As a lover of aphorisms, and as someone fascinated with issues of free will and identity (an interest only spurred by psychiatry of course), I couldn't resist this short Goethe poem (which I came across in Alex Ross's The Rest is Noise):
No one can know himself,
Detach from his self,
Yet he tries to become every day
What is finally clear from the outside,
What he is and what he was,
What he can and what he may.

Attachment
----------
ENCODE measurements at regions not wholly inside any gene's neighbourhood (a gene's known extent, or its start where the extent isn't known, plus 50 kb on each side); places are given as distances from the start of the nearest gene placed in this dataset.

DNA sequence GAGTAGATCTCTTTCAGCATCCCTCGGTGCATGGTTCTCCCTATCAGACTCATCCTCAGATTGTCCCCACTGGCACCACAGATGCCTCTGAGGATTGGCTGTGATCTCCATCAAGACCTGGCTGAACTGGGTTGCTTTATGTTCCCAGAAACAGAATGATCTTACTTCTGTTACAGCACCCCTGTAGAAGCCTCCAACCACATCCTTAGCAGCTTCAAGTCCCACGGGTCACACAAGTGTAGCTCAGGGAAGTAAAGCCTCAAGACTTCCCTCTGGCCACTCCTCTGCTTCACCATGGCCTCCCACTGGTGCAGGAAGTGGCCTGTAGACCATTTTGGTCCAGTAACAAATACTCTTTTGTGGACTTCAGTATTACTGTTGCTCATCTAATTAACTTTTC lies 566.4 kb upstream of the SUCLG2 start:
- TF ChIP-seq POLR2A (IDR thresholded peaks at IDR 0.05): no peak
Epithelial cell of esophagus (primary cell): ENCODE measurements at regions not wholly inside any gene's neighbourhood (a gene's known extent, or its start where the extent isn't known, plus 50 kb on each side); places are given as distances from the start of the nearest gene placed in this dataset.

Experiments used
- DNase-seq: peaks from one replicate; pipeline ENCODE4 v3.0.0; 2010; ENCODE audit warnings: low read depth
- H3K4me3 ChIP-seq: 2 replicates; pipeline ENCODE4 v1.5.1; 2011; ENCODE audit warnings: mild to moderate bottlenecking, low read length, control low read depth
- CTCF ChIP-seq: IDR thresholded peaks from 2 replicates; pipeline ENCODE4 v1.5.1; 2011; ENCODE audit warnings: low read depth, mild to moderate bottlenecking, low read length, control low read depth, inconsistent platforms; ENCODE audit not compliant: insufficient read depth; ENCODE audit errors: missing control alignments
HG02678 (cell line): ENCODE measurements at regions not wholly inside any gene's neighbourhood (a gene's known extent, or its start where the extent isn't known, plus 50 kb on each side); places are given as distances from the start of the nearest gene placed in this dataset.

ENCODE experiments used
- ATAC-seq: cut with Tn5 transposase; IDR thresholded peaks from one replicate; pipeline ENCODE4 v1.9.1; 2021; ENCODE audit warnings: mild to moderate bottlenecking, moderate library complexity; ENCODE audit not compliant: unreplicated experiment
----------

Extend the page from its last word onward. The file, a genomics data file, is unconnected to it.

If one can get past the quaint 19th-century emphasis upon "he," it is clear that this is a profound glance at the ambiguities of the free and the determined. All the subjective struggle that is at the heart of life (how to live, what to do?) merges in the end with the inevitable. And in a profession that, drawing from Socrates's infamous "Know thyself," prizes self-examination, it is worth remembering that we can never fully succeed at this (or if we did, we would in fact be fully detached, viewing ourselves as biological machines). In fact, Goethe supposedly said at some point, when the topic of self-knowledge came up (and I'm paraphrasing), "Heaven forbid that I should know myself." He meant to exaggerate, of course, but all the same some mystery must remain at the core of who we are.